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Insulin resistance in moderate chronic heart failure is related to hyperleptinaemia, but not to norepinephrine or TNF-alpha

Item Type:Article
Title:Insulin resistance in moderate chronic heart failure is related to hyperleptinaemia, but not to norepinephrine or TNF-alpha
Creators Name:Doehner, W. and Rauchhaus, M. and Godsland, I.F. and Egerer, K. and Niebauer, J. and Sharma, R. and Cicoira, M. and Florea, V.G. and Coats, A.J.S. and Anker, S.D.
Abstract:Objectives: Chronic heart failure (CHF) has emerged as an insulin-resistant state, independently of ischaemic aetiology. The underlying mechanisms of this finding are not known. Catecholamines, tumor necrosis factor alpha (TNF{alpha}) and leptin, the adipocyte specific hormone, have all been implicated as mediators of impaired insulin sensitivity. The purpose of this study was to examine in patients with CHF and in comparison to healthy controls subjects whether norepinephrine, TNF{alpha} or leptin relate to insulin sensitivity. Design: 41 patients with CHF (age 60±2 years, NYHA I/II/III/IV 4/12/22/3, peak oxygen consumption 17.6±1.0 ml/kg per min) and 21 healthy controls of similar age and total and regional fat distribution were studied in a cross-sectional study. Insulin sensitivity was assessed by intravenous glucose tolerance testing using the minimal model approach; catecholamines, TNFα and soluble TNF receptors 1 and 2 were also measured. Total and regional body fat mass was assessed by dual energy X-ray absorptiometry. Results: Insulin sensitivity was reduced in CHF patients compared to controls by 31% (P<0.01) and fasting insulin was higher in patients than in controls (79.1±9.7 vs. 41.4±6.0 pmol/l, P<0.01). Patients had, compared to healthy controls, elevated serum leptin levels (8.28±0.84 vs. 4.83±0.68 ng/ml), norepinephrine (3.45±0.34 vs. 1.87±0.16 nmol/l, both P<0.01) and soluble TNF-receptors 1 (1280±141 vs. 639±52 pg/ml) and 2 (2605±184 vs. 1758±221 pg/ml, both P<0.01). Leptin levels corrected for total body fat mass were higher in CHF patients than in controls (41.3±3 vs. 24.3±2 pg/ml per 100 g, P<0.001). TNF{alpha} was not significantly different between the groups. In both groups there was an inverse correlation between insulin sensitivity and serum leptin (r=−0.65, P<0.0001 for pooled subjects); in contrast, no significant relation was found between insulin sensitivity and norepinephrine or TNFα. In multivariate regression analysis, leptin emerged as the only significant predictor of insulin sensitivity (standardised coefficient=−0.59, P<0.001), independent of body fat mass, age and peak Vo2. Conclusion: In moderate CHF, elevated leptin levels directly and independently predict insulin resistance. Elevated serum leptin levels could play a role in the impaired regulation of energy metabolism in CHF. In contrast to observations in other conditions, TNF{alpha} and norepinephrine are not related to insulin resistance in moderate CHF.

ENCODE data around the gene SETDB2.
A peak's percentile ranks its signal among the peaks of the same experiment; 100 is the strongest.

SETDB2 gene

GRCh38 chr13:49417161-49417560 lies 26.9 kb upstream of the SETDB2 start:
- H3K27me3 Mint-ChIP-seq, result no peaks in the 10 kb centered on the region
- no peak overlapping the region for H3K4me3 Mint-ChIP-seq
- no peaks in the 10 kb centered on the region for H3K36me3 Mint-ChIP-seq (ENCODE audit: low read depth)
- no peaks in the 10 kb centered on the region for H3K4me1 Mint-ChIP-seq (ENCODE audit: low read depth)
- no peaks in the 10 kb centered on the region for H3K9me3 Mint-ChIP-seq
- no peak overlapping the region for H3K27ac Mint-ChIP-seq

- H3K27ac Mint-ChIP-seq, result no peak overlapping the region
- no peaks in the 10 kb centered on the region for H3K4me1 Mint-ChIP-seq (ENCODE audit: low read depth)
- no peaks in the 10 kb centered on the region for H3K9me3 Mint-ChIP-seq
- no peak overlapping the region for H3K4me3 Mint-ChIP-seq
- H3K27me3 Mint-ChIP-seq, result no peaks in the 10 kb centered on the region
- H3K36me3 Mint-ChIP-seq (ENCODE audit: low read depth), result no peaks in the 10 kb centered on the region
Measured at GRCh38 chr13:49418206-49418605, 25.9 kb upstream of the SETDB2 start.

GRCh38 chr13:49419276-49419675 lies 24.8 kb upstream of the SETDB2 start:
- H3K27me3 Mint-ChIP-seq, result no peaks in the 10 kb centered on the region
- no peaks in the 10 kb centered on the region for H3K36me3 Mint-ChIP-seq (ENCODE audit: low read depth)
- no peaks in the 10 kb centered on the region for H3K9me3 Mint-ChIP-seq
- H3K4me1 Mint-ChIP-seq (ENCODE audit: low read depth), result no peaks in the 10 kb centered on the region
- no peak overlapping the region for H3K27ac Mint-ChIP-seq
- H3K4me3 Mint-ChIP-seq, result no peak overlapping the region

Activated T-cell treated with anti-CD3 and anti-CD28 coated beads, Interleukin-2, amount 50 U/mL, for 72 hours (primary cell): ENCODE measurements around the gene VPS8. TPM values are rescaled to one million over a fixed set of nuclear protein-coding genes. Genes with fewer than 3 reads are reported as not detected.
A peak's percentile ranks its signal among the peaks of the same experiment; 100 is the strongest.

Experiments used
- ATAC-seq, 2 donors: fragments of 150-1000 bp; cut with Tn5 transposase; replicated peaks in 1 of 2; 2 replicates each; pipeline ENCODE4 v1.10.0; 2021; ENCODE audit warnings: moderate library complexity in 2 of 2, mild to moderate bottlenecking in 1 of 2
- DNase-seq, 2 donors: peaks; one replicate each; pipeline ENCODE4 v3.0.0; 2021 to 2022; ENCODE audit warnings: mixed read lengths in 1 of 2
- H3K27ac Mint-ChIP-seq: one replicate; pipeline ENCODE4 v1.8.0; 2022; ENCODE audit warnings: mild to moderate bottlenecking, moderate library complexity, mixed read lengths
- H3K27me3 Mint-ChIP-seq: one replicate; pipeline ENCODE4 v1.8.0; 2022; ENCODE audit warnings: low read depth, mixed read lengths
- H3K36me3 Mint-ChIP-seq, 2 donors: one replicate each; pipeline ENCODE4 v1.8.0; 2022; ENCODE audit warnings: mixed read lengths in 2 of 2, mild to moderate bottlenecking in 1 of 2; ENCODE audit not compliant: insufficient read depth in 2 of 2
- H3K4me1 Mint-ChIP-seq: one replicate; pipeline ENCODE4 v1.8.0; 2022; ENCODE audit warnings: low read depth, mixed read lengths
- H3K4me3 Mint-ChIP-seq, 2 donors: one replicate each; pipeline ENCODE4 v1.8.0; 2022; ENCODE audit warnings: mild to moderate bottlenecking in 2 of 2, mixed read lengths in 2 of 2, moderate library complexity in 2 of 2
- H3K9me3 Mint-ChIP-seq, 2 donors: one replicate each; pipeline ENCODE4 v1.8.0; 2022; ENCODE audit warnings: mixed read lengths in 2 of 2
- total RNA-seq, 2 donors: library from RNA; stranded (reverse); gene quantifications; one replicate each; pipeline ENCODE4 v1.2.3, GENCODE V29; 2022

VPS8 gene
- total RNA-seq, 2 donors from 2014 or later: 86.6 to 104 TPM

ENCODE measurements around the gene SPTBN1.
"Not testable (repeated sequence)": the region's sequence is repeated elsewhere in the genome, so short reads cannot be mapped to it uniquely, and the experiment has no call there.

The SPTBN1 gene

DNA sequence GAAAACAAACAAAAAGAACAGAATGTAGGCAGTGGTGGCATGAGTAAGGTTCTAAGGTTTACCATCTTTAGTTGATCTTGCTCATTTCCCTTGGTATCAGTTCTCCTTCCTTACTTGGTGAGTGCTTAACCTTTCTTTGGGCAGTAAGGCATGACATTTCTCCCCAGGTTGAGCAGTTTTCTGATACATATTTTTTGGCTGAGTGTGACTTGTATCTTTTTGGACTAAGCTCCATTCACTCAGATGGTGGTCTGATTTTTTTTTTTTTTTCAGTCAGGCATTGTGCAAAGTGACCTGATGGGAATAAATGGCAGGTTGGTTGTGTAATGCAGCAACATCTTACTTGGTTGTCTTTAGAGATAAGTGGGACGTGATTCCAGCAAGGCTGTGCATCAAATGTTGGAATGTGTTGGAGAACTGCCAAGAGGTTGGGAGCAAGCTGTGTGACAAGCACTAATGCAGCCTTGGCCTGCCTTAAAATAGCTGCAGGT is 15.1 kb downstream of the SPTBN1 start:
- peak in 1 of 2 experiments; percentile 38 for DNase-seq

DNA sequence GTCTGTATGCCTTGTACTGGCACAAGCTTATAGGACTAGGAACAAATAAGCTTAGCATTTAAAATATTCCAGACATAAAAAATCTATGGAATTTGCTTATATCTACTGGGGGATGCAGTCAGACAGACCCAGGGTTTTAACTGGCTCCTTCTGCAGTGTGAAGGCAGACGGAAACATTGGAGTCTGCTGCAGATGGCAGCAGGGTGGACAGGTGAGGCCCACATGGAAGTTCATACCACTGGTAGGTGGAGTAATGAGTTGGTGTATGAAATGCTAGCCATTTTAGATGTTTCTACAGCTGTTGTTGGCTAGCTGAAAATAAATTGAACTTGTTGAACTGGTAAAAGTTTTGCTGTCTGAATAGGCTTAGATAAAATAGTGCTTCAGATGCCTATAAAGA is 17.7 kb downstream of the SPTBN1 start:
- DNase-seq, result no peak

Keywords:Chronic Heart Failure, Insulin Restistance, Leptin
Source:International Journal of Cardiology
Page Range:73-81
Date:April 2002
Official Publication:https://doi.org/10.1016/S0167-5273(02)00022-0
PubMed:View item in PubMed

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